Explore the celestial wonders of December 2023 with meteor showers, planetary alignments, and cosmic events that paint the night sky. Discover the grandeur and beauty of astronomical phenomena in this captivating journey through the stars.
November 2023 brings celestial spectacles: meteor showers, planetary oppositions, and captivating conjunctions. Don't miss these cosmic events!
October's night sky is set to dazzle with celestial spectacles. From planetary alignments to meteor showers and eclipses, don't miss these captivating astronomical events.
November will be slightly less eventful than the last month in terms of stargazing events, but there will still be some highlights such as a total lunar eclipse, the perigee of Mars, the Leonids and a few smaller meteor showers. A new addition to these calendars will also include the best times to observe major asteroids and comets.
Tomorrow night, October 21, the Orionid meteor shower will peak with as many as 20 meteors per hour on average. The meteors will appear to radiate from the Orion constellation. I hope you will be able to enjoy this month's largest meteor shower!
On October 8 we will witness the Draconids meteor shower. It is a minor meteor shower producing only about 10 meteors per hour originating from dust grains left behind by comet 21P Giacobini-Zinner, which was first discovered in 1900. The Draconids is an unusual shower in that the best viewing is in the early evening instead of early morning like most other showers.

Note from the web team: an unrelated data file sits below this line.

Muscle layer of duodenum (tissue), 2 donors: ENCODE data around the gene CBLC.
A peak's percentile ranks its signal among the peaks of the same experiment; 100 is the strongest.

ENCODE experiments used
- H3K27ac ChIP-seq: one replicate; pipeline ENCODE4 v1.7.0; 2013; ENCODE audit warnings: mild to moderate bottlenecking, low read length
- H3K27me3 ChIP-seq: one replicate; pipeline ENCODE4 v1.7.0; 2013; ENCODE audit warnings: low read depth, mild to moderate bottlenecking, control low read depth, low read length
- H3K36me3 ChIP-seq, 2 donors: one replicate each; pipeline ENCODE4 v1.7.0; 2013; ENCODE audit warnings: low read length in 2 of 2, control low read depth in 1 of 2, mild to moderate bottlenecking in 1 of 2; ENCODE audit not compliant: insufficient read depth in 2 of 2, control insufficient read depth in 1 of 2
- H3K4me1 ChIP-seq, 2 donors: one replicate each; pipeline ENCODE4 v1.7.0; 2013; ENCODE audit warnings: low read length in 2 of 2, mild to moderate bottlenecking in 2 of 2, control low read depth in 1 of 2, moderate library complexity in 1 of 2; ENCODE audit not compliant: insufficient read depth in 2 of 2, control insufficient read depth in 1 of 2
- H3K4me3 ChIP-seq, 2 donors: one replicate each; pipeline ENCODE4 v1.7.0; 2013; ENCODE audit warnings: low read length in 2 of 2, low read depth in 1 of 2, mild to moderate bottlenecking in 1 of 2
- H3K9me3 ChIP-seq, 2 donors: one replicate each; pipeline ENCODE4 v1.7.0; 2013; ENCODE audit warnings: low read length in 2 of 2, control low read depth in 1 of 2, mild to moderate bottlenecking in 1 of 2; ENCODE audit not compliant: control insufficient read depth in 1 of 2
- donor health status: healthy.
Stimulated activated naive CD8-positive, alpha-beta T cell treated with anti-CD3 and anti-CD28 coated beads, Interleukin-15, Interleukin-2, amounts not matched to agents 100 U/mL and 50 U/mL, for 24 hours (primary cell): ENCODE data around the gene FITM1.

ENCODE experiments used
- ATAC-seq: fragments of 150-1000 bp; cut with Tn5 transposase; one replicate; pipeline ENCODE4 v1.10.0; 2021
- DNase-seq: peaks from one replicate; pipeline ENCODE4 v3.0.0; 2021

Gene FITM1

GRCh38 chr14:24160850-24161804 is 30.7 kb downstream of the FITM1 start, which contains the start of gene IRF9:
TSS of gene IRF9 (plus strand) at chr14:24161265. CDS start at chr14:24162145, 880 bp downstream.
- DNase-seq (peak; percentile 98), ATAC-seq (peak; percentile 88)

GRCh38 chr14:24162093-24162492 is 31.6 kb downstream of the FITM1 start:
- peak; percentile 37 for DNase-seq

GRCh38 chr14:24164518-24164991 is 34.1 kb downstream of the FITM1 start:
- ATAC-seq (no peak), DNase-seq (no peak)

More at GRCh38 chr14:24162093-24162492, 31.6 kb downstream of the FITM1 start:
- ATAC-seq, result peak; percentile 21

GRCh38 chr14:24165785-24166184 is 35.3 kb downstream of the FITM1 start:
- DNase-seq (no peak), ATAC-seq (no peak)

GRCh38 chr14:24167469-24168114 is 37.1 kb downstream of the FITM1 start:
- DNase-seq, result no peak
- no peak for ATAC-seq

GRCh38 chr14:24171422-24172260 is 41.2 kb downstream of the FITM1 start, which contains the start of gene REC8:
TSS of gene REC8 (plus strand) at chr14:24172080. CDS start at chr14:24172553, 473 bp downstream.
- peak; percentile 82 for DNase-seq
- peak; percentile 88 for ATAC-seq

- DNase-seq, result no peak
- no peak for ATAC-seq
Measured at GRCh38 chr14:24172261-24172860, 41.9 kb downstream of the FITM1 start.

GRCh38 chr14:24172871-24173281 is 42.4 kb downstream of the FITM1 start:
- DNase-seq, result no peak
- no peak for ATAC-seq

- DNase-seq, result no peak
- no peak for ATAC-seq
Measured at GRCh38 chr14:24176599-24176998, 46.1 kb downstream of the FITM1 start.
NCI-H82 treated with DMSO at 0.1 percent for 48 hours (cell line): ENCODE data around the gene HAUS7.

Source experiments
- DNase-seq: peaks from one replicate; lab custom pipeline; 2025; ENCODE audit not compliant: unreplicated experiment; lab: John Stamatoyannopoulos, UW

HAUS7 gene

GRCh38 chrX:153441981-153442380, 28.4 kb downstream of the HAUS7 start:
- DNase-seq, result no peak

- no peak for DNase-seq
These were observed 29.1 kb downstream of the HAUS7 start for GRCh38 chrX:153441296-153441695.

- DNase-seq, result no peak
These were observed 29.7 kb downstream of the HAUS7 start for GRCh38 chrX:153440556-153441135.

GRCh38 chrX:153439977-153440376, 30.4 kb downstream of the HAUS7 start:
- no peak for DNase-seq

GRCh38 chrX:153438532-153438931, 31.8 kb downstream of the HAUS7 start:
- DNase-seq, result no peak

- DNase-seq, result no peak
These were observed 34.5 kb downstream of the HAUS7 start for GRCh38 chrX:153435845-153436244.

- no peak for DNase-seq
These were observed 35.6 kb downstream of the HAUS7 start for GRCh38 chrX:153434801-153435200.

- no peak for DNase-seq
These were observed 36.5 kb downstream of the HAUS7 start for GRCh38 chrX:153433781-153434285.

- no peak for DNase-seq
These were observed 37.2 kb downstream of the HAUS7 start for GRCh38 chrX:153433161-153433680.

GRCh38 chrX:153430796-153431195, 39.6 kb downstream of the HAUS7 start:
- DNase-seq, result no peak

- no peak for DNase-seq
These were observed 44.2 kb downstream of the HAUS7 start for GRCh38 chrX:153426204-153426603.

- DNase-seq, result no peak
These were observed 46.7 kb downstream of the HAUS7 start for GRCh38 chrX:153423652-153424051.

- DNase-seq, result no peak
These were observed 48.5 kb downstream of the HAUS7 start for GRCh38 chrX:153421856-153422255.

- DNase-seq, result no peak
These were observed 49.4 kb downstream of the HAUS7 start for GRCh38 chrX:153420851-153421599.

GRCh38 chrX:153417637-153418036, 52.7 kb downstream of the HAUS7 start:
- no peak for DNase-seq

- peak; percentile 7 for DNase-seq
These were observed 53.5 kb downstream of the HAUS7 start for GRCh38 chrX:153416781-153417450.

By the end of this month on October 20 and 21 the Orionids meteor shower will peak. It is an average shower producing about 20 meteors per hour at the peak. This shower usually peaks on the 21st, but it is highly irregular. A good show could be experienced from October 20 to 24, and some meteors may be seen any time from October 17 to 25.
This image, taken by NASA's Hubble Space Telescope, represents the sharpest view ever taken of the Orion Nebula. More than 3,000 stars of various sizes appear in this image. The bright central region is the home of the four largest stars in the nebula.
This month we were expecting to see a close approach of the comet Elenin. Unfortunately, the comet has recently lost in brightness and it seems that it is breaking up. Even these news haven't stopped all that doomsday nonsense in the blogosphere about this comet crashing into the Earth…
This photo of nebula NGC 1999 was taken by the Hubble Space Telescope in December 1999. It is a good example of a reflection nebula. Just like fog around a street lamp, a reflection nebula shines only because a light source illuminates its dust and the nebula does not emit any visible light of its own. The main light source of this nebula is a recently formed star, visible in this photo near the center. This young star is cataloged as V380 Orionis, and its white color is due to its high surface temperature of about 10,000 degrees Celsius (nearly twice that of our own Sun). Its mass is estimated…
This is an awesome picture of the Orion Nebula taken by the Hubble Telescope. The Orion Nebula is located 1,500 light-years away from Earth. Astronomers believe it contains over a thousand young stars.